Innovation That Matters

The company expects that, at commercial scales, its cement will be available at or below market prices | Photo source Anaya Katlego on Unsplash

The world's first carbon negative portland cement

Property & Construction

A new process for manufacturing cement uses calcium silicate rocks instead of limestone

Spotted: Concrete is the most widely used manufactured material on the planet and cement is its key ingredient. More than four billion tonnes of the material are used globally every year, generating around 2.5 billion tonnes of carbon dioxide (CO2) annually – about eight per cent of the global total. Cement production is so energy intensive because it uses enormous kilns that are continuously heated to around 1,500 degrees Celsius. This high heat powers the process that turns limestone (CaCO3) and clay into cement, but it also releases high levels of CO2.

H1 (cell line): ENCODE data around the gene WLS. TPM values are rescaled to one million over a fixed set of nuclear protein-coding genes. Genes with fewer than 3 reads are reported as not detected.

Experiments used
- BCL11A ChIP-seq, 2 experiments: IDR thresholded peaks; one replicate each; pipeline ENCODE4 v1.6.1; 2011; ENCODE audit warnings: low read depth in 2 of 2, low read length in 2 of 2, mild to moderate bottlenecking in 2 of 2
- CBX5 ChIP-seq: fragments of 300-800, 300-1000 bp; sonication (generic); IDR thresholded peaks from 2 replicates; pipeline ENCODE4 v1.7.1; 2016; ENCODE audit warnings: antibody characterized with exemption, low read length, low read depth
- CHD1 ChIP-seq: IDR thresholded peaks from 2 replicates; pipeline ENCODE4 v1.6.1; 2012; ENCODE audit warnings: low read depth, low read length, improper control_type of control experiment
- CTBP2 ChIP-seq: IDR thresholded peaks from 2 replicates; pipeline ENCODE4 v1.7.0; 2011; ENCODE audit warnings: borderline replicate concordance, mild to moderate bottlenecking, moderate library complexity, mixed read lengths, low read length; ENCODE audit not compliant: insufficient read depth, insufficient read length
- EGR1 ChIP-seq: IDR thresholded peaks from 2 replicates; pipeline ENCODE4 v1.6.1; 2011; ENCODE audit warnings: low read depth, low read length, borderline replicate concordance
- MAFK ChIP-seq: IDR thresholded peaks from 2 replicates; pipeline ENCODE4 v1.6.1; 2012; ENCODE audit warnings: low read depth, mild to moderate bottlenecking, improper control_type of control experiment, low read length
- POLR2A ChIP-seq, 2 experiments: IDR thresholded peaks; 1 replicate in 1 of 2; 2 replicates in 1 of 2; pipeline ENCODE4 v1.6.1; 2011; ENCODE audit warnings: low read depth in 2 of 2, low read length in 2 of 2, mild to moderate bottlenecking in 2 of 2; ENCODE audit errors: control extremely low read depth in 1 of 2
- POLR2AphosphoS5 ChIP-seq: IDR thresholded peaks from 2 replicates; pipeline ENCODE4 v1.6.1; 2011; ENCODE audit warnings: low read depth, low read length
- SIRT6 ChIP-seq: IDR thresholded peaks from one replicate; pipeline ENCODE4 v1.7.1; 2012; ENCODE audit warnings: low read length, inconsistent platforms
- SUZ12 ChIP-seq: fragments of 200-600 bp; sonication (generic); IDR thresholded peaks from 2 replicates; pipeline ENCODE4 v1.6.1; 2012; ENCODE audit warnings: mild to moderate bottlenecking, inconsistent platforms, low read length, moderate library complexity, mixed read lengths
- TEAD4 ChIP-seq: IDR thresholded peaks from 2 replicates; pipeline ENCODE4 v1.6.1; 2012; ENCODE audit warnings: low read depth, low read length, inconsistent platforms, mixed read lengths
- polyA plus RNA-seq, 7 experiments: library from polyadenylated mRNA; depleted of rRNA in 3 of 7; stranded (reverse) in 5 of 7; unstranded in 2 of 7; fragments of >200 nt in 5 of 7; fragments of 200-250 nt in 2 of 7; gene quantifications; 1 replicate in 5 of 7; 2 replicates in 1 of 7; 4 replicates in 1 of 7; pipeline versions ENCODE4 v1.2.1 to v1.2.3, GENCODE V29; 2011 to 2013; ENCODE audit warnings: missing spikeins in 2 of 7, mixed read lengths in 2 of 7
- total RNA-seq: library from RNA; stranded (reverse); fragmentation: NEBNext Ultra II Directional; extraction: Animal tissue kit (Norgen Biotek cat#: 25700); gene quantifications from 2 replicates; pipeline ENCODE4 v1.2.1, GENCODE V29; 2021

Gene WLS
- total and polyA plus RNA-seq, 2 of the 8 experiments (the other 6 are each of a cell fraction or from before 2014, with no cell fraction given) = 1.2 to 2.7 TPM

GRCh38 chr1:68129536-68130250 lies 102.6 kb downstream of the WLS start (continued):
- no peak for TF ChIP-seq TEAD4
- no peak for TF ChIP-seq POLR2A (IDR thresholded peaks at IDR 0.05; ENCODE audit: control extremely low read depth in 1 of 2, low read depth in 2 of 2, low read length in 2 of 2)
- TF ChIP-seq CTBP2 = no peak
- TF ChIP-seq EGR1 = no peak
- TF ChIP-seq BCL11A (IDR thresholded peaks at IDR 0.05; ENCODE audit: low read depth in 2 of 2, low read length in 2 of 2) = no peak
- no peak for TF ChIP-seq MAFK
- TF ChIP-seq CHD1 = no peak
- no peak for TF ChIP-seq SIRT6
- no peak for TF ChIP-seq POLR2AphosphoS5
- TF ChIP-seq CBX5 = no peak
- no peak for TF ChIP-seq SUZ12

Startup Brimstone is hoping to change this with a process that produces an identical product to conventionally manufactured cement, but without releasing CO2. Brimstone accomplishes this by sourcing lime (CaO) from calcium silicate rocks instead of limestone. The calcium silicate rocks do not contain embedded CO2, so do not release the gas as a waste by-product. The process also produces magnesium species as a waste product. This passively absorbs CO2, making the entire process net carbon negative, even when accounting for the fuel used.

Carmichael Roberts of Brimstone investor Breakthrough Energy Ventures, points out that, “Not only has Brimstone figured out a way to eliminate the [CO2] emissions in [the cement manufacturing] process – [its] innovation creates an opportunity where our built environment could be a net sink for carbon. This means that the buildings and bridges that we build with carbon negative Brimstone Portland Cement can be a part of the climate solution instead of the intractable liability they are today.”

Springwise has spotted a wide range of other innovations reducing the impact of concrete use, such as making concrete blocks using unrecyclable plastic, and using AI to make the use of concrete more efficient.

Written By: Lisa Magloff



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